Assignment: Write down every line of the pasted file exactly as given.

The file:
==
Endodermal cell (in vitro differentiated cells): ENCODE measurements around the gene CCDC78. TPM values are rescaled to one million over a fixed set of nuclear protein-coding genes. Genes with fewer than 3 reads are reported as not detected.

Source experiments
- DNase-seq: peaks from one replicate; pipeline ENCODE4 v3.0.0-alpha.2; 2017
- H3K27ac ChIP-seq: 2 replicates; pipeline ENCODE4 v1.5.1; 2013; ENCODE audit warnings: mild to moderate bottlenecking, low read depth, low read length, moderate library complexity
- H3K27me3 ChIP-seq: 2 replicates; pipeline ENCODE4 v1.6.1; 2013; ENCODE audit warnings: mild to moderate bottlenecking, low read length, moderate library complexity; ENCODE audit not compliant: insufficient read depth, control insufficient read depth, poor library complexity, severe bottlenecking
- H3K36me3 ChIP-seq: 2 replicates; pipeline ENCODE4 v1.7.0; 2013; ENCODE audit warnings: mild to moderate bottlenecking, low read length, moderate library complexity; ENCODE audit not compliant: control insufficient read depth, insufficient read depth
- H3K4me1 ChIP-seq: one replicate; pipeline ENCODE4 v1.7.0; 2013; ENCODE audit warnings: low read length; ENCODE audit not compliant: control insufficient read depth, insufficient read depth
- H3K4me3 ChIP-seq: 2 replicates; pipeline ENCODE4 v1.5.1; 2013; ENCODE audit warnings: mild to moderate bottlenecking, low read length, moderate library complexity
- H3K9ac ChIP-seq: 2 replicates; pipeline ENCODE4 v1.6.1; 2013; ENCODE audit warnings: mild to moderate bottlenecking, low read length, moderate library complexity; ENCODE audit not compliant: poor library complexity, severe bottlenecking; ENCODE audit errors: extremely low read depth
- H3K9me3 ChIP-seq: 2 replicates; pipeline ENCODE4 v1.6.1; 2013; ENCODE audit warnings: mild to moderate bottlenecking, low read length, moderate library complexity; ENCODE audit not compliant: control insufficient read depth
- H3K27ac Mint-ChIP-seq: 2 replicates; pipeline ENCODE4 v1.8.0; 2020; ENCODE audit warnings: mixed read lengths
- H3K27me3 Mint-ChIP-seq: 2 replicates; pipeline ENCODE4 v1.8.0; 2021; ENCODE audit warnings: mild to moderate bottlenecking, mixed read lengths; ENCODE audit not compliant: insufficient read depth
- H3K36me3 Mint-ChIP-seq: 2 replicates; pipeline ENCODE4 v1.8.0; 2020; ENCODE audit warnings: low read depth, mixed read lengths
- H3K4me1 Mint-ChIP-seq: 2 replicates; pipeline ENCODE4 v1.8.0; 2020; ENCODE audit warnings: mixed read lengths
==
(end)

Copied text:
Endodermal cell (in vitro differentiated cells): ENCODE measurements around the gene CCDC78. TPM values are rescaled to one million over a fixed set of nuclear protein-coding genes. Genes with fewer than 3 reads are reported as not detected.

Source experiments
- DNase-seq: peaks from one replicate; pipeline ENCODE4 v3.0.0-alpha.2; 2017
- H3K27ac ChIP-seq: 2 replicates; pipeline ENCODE4 v1.5.1; 2013; ENCODE audit warnings: mild to moderate bottlenecking, low read depth, low read length, moderate library complexity
- H3K27me3 ChIP-seq: 2 replicates; pipeline ENCODE4 v1.6.1; 2013; ENCODE audit warnings: mild to moderate bottlenecking, low read length, moderate library complexity; ENCODE audit not compliant: insufficient read depth, control insufficient read depth, poor library complexity, severe bottlenecking
- H3K36me3 ChIP-seq: 2 replicates; pipeline ENCODE4 v1.7.0; 2013; ENCODE audit warnings: mild to moderate bottlenecking, low read length, moderate library complexity; ENCODE audit not compliant: control insufficient read depth, insufficient read depth
- H3K4me1 ChIP-seq: one replicate; pipeline ENCODE4 v1.7.0; 2013; ENCODE audit warnings: low read length; ENCODE audit not compliant: control insufficient read depth, insufficient read depth
- H3K4me3 ChIP-seq: 2 replicates; pipeline ENCODE4 v1.5.1; 2013; ENCODE audit warnings: mild to moderate bottlenecking, low read length, moderate library complexity
- H3K9ac ChIP-seq: 2 replicates; pipeline ENCODE4 v1.6.1; 2013; ENCODE audit warnings: mild to moderate bottlenecking, low read length, moderate library complexity; ENCODE audit not compliant: poor library complexity, severe bottlenecking; ENCODE audit errors: extremely low read depth
- H3K9me3 ChIP-seq: 2 replicates; pipeline ENCODE4 v1.6.1; 2013; ENCODE audit warnings: mild to moderate bottlenecking, low read length, moderate library complexity; ENCODE audit not compliant: control insufficient read depth
- H3K27ac Mint-ChIP-seq: 2 replicates; pipeline ENCODE4 v1.8.0; 2020; ENCODE audit warnings: mixed read lengths
- H3K27me3 Mint-ChIP-seq: 2 replicates; pipeline ENCODE4 v1.8.0; 2021; ENCODE audit warnings: mild to moderate bottlenecking, mixed read lengths; ENCODE audit not compliant: insufficient read depth
- H3K36me3 Mint-ChIP-seq: 2 replicates; pipeline ENCODE4 v1.8.0; 2020; ENCODE audit warnings: low read depth, mixed read lengths
- H3K4me1 Mint-ChIP-seq: 2 replicates; pipeline ENCODE4 v1.8.0; 2020; ENCODE audit warnings: mixed read lengths